Wednesday, August 24, 2011

Why Didn't I Like Pants?

I watched Kung Fu Panda 2 again last night, and once again I marvel at its genius. Despite the fact that it’s another Dreamworks production, the sequel employs the same Pixar-esque attention to detail as the first, along with a similar and intelligent message-driven script. Although we see the same kind of sumptuous visuals as the first film, the sequel includes two additional and highly unique visual styles: the title sequence employs paper cutouts to tell the backstory and throughout the film several 2D animated scenes serve as Po’s haunted memories. Nothing against the brilliant Ian McShane in the first one, but I found Gary Oldman’s Peacock villain more interesting, more diabolical, more insane, and more funny. While not as gag-filled as the first one, the slightly more serious sequel still has moments of Po’s buffoonery and idiocy, but I felt it packs more of an emotional impact as it deals with a child coming to terms with his lost parents and his parents’ (both biological and adoptive) love—and it packs this punch in a fairly natural way and without sentimentality.
Kung Fu Panda 2 Quotes
I could see some people finding the self-discovery theme of the film heavy handed, and with lines like the following, it’s hard to miss the message:

Soothsayer: Your story may not have such a happy beginning, but that doesn't make you who you are. It is the rest of your story, who you choose to be.
[Po remembers all the things that have happened to him in his life so far]
Soothsayer: So who are you, panda?
[Po stands up slowly]
Po: I am Po. And I'm gonna need a hat.

But I’m drawn to books and films that don’t shy away from big ideas—even when the ideas themselves are fairly played out or even a bit obvious. For instance, I’ve always liked Siddhartha and Beowulf and even Invisible Man even though the authors basically spell out what they want the reader to understand about the meaning of life, the inevitability of death, or the power of white hegemony. We also have to keep in mind that it’s a children’s film, after all, and what children’s book or film doesn’t spell out the message for its audience? I doubt most kids give much thought to thinking about who they really are, but I think it’s great that the film not-so-subtly encourages kids to think about character, not letting their past form their identity, and making right choices.  Thinking about the kind of person Po wants to become and the kinds of choices he needs to make to form that person is something Po comes to terms with. And it’s something we all face.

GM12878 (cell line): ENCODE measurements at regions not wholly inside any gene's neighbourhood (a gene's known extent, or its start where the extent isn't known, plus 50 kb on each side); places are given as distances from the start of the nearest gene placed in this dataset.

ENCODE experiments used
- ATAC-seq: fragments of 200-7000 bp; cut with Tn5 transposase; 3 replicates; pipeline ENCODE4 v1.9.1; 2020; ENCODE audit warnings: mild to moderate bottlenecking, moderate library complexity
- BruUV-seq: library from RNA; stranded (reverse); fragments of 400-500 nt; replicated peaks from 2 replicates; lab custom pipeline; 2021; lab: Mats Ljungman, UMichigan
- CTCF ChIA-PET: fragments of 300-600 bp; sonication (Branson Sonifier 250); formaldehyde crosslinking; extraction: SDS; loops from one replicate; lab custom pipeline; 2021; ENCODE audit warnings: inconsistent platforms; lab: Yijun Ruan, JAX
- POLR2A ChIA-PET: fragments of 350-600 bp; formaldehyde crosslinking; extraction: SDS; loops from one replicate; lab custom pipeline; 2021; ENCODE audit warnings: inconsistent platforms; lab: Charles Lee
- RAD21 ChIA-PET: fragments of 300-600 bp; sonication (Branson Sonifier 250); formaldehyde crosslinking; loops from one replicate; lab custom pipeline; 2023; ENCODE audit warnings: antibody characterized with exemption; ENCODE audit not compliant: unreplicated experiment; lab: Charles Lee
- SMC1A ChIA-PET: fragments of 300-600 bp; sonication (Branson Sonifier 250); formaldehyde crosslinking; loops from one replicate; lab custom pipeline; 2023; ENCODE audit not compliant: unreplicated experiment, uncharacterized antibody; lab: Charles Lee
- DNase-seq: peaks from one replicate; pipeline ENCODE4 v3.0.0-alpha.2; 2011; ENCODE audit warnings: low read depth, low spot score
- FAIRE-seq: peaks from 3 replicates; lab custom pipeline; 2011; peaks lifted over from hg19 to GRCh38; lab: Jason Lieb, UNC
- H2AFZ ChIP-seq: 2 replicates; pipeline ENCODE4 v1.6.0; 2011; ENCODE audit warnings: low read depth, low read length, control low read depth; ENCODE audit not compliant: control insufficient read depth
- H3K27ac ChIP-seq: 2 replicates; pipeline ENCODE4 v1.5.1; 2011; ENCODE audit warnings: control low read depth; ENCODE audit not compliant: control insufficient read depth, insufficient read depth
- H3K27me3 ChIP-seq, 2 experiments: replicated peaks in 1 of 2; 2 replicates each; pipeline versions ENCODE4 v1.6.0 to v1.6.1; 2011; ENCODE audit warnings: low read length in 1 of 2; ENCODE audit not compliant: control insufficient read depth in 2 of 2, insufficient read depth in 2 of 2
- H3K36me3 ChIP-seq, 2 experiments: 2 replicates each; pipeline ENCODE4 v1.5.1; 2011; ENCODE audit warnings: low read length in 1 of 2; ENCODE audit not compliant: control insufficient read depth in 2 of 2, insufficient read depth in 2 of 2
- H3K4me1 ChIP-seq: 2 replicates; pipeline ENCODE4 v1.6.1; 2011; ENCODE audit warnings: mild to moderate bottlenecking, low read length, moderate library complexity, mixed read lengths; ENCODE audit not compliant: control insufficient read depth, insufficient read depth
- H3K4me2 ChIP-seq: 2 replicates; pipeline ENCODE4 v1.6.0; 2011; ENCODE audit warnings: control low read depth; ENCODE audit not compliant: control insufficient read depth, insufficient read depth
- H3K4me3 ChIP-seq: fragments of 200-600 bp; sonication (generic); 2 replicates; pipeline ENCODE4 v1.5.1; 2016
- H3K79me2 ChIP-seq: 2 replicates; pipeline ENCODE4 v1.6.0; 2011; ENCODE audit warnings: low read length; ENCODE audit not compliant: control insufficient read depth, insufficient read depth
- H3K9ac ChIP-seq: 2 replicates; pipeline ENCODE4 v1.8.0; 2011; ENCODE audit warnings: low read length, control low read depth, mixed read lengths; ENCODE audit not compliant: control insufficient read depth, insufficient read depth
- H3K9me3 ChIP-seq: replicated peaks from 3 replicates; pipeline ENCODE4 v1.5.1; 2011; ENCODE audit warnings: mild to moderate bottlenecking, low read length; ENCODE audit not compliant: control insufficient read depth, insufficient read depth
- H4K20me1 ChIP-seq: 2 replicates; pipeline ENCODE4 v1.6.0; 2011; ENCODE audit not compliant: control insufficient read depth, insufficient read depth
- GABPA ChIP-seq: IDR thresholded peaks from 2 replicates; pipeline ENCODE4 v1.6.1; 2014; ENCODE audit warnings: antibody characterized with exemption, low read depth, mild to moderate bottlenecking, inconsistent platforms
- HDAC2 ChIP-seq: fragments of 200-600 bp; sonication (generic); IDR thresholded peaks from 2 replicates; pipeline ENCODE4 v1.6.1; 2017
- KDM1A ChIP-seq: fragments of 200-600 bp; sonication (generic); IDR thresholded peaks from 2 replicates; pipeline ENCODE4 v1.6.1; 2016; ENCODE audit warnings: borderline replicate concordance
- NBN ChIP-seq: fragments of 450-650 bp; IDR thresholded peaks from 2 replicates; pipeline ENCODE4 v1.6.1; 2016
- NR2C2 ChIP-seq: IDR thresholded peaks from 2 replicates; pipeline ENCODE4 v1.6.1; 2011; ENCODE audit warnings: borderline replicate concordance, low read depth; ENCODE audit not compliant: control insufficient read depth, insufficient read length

Kung Fu Panda 2 Quotes

The other main theme deals with the conflict between the past and progress. It’s true that this isn’t the most original idea either, and I could name a hundred books, films, songs, or poems on a related issue (Julius Caesar, Inherit the Wind, Talking Heads’ “Nothing But Flowers,” “London,” Pleasantville, The Great Gatsby, Gattaca, and many, many others). The film frames this conflict in relation to the possibility that kung fu (the past) may be overrun by Lord Shen’s new weaponry (progress). Of course, the film takes on a fairly romantic idealization of the past and, no surprise, kung fu (the past) wins out in the end. Sorry if that’s a spoiler.

Here’s my favorite line with some set up: Po’s dad describes how he found Po.

Mr. Ping: I brought you inside. Fed you. Gave you a bath. And fed you again. And again. And tried to put some pants on you. And then I made the decision that would change my life forever. To make my soup without radishes. And to raise you as my own son.
[flash back vision shows of Mr. Ping feeding baby Po his soup]
Mr. Ping: And from that moment on, both my soup and my life, have been that much sweeter. And little Po, that's the end of the story.
Mr. Ping: Oh, Po! Your story may not have such a happy beginning. But look how it turned out? You got me. You got Kung Fu. And you got noodles!
Po: I know. I just have so many questions. Like how did I ever fit in this tiny basket? Why didn't I like pants? And who am I?

Why didn’t I like pants? Love that.


  1. I like that Po's age is a bit ambiguous. Some parts of him remind me of Wyatt others an immature teen with some aspects of a young adult. The brilliance of the writing is that pretty much anyone can identify with Po. It makes the film kind of personal. Hope part 3 is as good!

  2. Tracy, I think you're the only one who reads this. Thanks for indulging me. I seriously laughted out loud at the pants line and kept thinking about it later in the film. I'm going to start saying that to Wyatt.

  3. what's with TRIED to put pants on you?

  4. I loved the "Why didn’t I like pants" part too. It's probably the only movie that makes me laugh, cry and contemplate life at the same time.